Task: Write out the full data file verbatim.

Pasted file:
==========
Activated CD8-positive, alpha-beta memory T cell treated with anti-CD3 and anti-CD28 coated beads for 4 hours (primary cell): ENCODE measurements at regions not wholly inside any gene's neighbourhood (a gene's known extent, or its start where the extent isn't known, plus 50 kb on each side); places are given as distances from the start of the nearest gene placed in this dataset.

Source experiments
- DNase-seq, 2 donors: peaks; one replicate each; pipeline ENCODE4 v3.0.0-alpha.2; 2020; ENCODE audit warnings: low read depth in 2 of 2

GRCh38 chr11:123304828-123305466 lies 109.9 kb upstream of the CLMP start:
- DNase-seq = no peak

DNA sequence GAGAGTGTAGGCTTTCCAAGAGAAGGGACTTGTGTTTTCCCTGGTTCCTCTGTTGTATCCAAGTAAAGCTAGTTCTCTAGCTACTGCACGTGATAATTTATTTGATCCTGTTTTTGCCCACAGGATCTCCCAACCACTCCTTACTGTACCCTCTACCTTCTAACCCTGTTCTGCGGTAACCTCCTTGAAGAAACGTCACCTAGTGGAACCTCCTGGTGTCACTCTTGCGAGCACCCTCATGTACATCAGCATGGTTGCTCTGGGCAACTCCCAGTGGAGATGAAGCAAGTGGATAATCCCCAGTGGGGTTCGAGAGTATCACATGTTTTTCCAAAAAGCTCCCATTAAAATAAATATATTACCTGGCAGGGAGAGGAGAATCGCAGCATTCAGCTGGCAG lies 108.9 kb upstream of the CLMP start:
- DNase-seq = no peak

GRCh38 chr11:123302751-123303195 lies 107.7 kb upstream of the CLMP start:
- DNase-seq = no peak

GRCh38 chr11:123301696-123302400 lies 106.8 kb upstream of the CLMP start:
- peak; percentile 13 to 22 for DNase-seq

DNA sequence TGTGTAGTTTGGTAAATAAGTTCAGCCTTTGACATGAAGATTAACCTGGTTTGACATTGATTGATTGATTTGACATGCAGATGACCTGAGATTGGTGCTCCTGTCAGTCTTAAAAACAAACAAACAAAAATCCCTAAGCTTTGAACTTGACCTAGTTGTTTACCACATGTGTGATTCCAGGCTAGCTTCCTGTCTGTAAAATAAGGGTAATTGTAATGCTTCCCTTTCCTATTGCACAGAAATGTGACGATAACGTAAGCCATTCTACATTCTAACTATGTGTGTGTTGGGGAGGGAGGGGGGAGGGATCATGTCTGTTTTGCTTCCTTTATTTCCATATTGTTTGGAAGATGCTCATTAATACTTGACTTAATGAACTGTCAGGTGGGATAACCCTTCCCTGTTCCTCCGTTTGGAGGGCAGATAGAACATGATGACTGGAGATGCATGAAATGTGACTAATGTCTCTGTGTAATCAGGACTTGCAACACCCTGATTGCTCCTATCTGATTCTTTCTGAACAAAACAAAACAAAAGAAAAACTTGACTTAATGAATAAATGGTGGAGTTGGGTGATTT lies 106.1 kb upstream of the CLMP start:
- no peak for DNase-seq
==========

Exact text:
Activated CD8-positive, alpha-beta memory T cell treated with anti-CD3 and anti-CD28 coated beads for 4 hours (primary cell): ENCODE measurements at regions not wholly inside any gene's neighbourhood (a gene's known extent, or its start where the extent isn't known, plus 50 kb on each side); places are given as distances from the start of the nearest gene placed in this dataset.

Source experiments
- DNase-seq, 2 donors: peaks; one replicate each; pipeline ENCODE4 v3.0.0-alpha.2; 2020; ENCODE audit warnings: low read depth in 2 of 2

GRCh38 chr11:123304828-123305466 lies 109.9 kb upstream of the CLMP start:
- DNase-seq = no peak

DNA sequence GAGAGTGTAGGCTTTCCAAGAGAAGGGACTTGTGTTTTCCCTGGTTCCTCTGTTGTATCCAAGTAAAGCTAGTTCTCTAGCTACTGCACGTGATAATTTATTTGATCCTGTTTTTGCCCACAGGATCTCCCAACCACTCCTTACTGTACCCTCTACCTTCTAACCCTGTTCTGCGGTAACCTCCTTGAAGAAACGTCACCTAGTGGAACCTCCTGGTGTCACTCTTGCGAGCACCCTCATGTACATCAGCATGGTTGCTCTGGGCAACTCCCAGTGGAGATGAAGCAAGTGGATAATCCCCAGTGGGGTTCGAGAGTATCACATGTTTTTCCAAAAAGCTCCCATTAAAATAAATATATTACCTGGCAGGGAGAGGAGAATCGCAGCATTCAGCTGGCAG lies 108.9 kb upstream of the CLMP start:
- DNase-seq = no peak

GRCh38 chr11:123302751-123303195 lies 107.7 kb upstream of the CLMP start:
- DNase-seq = no peak

GRCh38 chr11:123301696-123302400 lies 106.8 kb upstream of the CLMP start:
- peak; percentile 13 to 22 for DNase-seq

DNA sequence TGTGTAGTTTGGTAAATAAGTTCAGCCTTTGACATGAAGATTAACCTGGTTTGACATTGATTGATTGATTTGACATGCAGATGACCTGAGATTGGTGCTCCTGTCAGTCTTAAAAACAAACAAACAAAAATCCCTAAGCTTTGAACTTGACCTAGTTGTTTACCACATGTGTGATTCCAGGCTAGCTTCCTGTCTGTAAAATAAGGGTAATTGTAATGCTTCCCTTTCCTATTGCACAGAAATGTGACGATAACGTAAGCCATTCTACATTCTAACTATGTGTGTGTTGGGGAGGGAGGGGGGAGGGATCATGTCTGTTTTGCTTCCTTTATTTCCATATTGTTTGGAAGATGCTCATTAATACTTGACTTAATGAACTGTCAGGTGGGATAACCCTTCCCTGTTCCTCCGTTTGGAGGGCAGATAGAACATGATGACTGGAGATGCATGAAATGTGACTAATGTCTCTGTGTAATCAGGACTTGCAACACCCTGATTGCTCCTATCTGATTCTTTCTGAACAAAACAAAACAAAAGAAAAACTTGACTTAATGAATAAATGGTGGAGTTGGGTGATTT lies 106.1 kb upstream of the CLMP start:
- no peak for DNase-seq